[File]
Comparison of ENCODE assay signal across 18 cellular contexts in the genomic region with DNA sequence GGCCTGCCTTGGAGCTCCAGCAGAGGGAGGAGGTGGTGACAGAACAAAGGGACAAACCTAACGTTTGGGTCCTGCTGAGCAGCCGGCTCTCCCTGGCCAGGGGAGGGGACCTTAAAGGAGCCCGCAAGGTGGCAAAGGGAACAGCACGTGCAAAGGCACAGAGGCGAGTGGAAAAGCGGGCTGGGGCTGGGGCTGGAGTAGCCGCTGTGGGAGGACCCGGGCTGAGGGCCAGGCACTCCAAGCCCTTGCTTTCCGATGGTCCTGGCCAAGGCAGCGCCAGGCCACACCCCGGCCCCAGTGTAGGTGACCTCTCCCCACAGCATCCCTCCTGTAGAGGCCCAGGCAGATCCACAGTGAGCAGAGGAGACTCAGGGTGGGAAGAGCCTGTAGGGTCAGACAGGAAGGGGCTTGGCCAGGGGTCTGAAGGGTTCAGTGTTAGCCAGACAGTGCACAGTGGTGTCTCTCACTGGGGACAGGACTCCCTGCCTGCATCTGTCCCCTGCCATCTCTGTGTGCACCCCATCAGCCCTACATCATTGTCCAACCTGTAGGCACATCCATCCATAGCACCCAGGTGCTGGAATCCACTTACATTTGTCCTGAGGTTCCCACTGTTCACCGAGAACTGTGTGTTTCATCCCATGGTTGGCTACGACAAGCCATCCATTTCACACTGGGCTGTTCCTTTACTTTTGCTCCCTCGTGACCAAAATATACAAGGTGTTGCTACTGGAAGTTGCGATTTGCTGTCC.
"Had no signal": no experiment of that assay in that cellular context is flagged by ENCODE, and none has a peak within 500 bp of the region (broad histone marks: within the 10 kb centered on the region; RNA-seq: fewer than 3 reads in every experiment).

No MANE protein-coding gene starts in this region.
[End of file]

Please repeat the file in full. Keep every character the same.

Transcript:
Comparison of ENCODE assay signal across 18 cellular contexts in the genomic region with DNA sequence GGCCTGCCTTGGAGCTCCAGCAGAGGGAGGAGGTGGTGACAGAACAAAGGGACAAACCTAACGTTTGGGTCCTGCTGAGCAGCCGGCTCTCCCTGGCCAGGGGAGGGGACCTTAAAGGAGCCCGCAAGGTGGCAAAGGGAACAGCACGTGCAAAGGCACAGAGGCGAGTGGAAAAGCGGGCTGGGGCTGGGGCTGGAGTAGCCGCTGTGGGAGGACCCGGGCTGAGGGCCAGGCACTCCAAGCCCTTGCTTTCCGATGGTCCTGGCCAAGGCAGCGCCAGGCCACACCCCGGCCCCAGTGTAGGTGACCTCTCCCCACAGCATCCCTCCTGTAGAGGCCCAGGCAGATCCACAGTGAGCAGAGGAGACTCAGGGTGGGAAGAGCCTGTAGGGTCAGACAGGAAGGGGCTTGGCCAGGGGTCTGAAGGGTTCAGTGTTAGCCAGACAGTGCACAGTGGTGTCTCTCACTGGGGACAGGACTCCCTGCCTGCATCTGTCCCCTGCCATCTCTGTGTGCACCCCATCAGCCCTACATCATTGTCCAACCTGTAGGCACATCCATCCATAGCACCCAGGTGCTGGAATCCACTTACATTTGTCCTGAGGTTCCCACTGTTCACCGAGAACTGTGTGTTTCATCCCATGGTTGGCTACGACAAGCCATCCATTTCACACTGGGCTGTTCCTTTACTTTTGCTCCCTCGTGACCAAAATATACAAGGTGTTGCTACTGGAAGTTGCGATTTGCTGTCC.
"Had no signal": no experiment of that assay in that cellular context is flagged by ENCODE, and none has a peak within 500 bp of the region (broad histone marks: within the 10 kb centered on the region; RNA-seq: fewer than 3 reads in every experiment).

No MANE protein-coding gene starts in this region.